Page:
Though a key focus will be on combating climate change, the initiative will address not just energy concerns but transportation, health, education, telecommunications, council planning and more. Delivering community benefits, including improved local environmental conditions; reductions in energy and water consumption and cost; improved visibility and advanced monitoring of energy consumption; and employment and upskilling opportunities for local contractors, businesses and service providers, will also be key considerations.
And this is just the start of an expected ‘green wave’ of smart city developments: according to Smart Cities Market: Global Industry Analysis and Forecast 2016-2026, Smart City + has a global market potential of $622 billion.
Large-scale solar facility: Yarranlea Solar Farm
Currently, Providence is also collaborating in the development and construction of Yarranlea Solar Farm, an innovative, large-scale, grid-connected solar facility in South East Queensland’s Darling Downs region that, on completion, will cover an area of 250-odd hectares and have a generation capacity of approximately 102.5 MW (AC) – enough ‘green’ power to service up to 32,000 homes. The project development team has worked closely with the local community to ensure the project is delivered with minimal disruption, with local resources being utilised wherever possible.
Clean energy research centre: NEIRC at UNSW
An exciting new collaboration is Providence’s 10-year joint research and collaboration initiative with CRC participant UNSW, which will invest in the development of sustainable technologies to meet increasing national and global demand for clean energy. Its centerpiece will be the New Energy Industry Research Centre (NEIRC), a world-class, multidisciplinary research centre to be based alongside the Digital Grid Futures Institute at UNSW.
The ambitious goal of the Providence-UNSW joint venture is to ‘transform the renewable-energy industry by developing innovative energy solutions in more efficient and cost-effective ways’. The NEIRC will promote the transition of traditional energy to environmentally clean energy, its work dovetailing with national and global priorities around securing low-cost energy supply and reducing greenhouse gas emissions.
The new centre will undertake extensive R&D in three key areas:
- improved battery storage technologies;
- novel and improved fuel-cell and hydrogen-storage technologies including efficient, low-cost proton exchange membrane fuel cells that convert hydrogen or chemicals directly into electrical energy; and
- commercial methods to convert surplus electricity into useable gas – such as electrolysing water to create hydrogen, using non-platinum materials, at low cost and high efficiency, converting waste CO2 into syngas.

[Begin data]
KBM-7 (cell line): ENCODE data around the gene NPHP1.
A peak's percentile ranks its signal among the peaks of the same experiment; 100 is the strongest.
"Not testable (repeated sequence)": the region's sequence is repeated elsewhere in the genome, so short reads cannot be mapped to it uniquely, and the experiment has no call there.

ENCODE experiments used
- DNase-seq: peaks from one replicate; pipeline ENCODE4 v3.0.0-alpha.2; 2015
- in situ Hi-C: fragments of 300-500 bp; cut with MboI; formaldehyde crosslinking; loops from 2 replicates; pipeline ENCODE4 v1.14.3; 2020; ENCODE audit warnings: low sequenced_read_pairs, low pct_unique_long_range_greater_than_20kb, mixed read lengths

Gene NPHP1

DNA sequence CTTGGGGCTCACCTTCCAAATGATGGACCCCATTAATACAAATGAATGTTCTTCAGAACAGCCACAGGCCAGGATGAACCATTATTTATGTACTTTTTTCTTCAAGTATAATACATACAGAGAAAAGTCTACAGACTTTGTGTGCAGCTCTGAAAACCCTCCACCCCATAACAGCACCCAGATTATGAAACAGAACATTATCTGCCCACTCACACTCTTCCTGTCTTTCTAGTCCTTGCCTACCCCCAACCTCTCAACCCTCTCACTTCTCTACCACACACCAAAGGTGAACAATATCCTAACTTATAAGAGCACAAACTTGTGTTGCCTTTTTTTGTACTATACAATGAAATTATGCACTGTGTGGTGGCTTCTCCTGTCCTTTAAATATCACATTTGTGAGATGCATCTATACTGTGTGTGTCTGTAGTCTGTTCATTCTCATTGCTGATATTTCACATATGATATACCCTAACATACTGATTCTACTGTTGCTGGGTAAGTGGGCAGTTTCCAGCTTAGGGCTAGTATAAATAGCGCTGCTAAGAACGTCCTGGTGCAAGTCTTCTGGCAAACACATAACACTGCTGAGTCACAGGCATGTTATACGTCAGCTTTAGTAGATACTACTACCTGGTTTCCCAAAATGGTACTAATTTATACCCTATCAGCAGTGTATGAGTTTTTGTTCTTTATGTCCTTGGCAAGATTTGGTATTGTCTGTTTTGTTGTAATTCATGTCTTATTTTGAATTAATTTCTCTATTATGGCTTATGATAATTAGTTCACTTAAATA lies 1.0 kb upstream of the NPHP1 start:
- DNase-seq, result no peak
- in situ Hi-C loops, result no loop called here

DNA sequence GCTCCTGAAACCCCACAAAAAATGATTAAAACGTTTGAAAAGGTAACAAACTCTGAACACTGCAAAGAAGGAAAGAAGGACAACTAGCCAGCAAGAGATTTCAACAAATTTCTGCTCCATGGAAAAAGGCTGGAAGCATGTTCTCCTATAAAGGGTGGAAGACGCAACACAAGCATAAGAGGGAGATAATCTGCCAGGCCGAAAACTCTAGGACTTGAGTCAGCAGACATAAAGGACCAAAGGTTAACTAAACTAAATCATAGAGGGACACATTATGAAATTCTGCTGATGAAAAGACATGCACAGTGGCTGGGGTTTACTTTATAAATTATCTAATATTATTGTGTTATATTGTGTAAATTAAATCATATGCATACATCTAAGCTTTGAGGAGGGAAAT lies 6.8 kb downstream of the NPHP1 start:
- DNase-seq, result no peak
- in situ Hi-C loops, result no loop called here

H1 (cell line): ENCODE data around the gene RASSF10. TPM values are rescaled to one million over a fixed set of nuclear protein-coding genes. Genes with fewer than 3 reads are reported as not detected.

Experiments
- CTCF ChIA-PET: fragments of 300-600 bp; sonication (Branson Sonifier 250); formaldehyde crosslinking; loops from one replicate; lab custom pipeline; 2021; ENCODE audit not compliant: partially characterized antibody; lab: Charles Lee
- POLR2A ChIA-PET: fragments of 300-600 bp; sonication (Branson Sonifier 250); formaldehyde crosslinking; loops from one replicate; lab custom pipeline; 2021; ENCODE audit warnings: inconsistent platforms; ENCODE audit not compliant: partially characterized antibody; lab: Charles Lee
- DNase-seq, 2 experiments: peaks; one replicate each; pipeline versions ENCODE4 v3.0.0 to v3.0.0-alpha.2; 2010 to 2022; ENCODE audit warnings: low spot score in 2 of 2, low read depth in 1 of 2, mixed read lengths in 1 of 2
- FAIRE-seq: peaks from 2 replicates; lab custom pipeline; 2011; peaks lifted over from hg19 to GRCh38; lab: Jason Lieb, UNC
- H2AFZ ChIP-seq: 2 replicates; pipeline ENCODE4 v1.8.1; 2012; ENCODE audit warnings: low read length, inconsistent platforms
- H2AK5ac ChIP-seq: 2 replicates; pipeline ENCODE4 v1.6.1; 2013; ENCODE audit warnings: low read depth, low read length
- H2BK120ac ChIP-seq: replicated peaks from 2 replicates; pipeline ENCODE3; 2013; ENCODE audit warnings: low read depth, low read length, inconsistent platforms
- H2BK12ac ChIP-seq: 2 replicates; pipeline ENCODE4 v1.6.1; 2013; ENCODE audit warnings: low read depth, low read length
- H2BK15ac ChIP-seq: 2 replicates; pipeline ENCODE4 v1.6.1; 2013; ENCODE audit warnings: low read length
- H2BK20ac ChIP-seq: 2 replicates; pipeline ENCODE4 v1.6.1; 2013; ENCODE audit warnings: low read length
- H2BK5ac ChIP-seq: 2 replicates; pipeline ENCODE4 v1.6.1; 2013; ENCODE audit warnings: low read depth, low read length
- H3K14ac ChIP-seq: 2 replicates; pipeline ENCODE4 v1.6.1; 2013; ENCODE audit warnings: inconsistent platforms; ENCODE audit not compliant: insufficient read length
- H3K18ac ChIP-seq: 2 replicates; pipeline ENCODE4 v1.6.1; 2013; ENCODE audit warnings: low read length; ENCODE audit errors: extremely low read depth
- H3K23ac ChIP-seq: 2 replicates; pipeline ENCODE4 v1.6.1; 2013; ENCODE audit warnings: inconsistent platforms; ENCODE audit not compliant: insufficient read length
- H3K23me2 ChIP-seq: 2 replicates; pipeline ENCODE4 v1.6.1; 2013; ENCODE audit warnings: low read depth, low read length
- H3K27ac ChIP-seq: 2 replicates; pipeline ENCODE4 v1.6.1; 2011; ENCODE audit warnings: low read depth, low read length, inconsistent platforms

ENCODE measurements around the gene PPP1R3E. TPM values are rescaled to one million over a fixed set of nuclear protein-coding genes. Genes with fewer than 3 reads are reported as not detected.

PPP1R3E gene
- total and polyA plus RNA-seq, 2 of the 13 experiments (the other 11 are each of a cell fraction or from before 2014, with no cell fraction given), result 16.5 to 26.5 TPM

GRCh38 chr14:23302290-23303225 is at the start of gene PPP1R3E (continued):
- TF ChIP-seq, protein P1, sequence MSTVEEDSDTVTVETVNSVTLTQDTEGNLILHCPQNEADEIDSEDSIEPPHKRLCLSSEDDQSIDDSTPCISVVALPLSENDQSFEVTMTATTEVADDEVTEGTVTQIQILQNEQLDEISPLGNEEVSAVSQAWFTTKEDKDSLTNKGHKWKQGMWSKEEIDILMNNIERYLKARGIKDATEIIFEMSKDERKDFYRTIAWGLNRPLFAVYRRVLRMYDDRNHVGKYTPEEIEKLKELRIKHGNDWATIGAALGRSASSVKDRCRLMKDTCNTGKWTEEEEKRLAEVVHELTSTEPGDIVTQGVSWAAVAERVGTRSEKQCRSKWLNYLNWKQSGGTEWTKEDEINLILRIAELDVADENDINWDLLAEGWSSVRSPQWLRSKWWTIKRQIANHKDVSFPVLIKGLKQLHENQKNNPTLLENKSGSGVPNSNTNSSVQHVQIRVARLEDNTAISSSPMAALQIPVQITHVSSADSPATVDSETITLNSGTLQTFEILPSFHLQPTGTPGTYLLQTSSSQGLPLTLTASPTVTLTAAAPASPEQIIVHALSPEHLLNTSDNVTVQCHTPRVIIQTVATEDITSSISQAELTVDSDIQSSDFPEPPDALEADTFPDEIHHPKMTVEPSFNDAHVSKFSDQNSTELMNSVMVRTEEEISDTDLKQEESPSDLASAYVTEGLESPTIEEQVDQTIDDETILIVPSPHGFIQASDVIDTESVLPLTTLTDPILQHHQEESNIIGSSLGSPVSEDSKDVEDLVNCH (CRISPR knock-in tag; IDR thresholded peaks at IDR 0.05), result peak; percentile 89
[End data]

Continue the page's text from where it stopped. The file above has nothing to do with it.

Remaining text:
Providence’s investment in the CRC
A major participant in the Future Food Systems CRC, Providence Asset Group will contribute not just funds but immensely valuable expertise in the fields of ‘smart city’ development and energy innovation, notably groundbreaking hydrogen storage solutions, to the CRC’s Research Programs.
The group is expected to play a significant role in helping the CRC develop smart, sustainable food precincts, initially around the soon-to-be-built Sydney Airport in the Liverpool area south-west of Sydney, New South Wales, and subsequently with government and industry partners around Coffs Harbour and Armidale in northern NSW, and in the Peel area of Western Australia.
Yu sees immense potential in these proposed precincts – not just for local food producers, processors and hospitality providers but for the communities involved.
“The vision for Providence is to build world-class projects, developing innovative and technological-based solutions to drive sustainable advances in production, transportation, consumption and utilisation of power, water and food,” he says.
“We want to improve our environmental and economic wellbeing, fostering healthier and safer communities for future generations.”
Providence’s prodigious experience in developing and implementing sustainable energy solutions at scale and with substantial community involvement should help significantly with the CRC’s social license agenda, increasing the likelihood of gaining acceptance and approval from local communities and stakeholders with regard to the creation of these new food precincts.
The group is also well positioned to play a critical role in the development of smart sustainable solutions for urban and peri-urban farming that optimise energy, water and other inputs, and is keen to explore the potential of personalised medicine and precision nutrition with CRC participants such as the new Australian National Phenome Centre (ANPC) at Murdoch University and Canada-based Myera Group.
For more information and examples of Providence Asset Group’s collaborations in clean energy technology and ‘smart’ communities, visit the company’s website.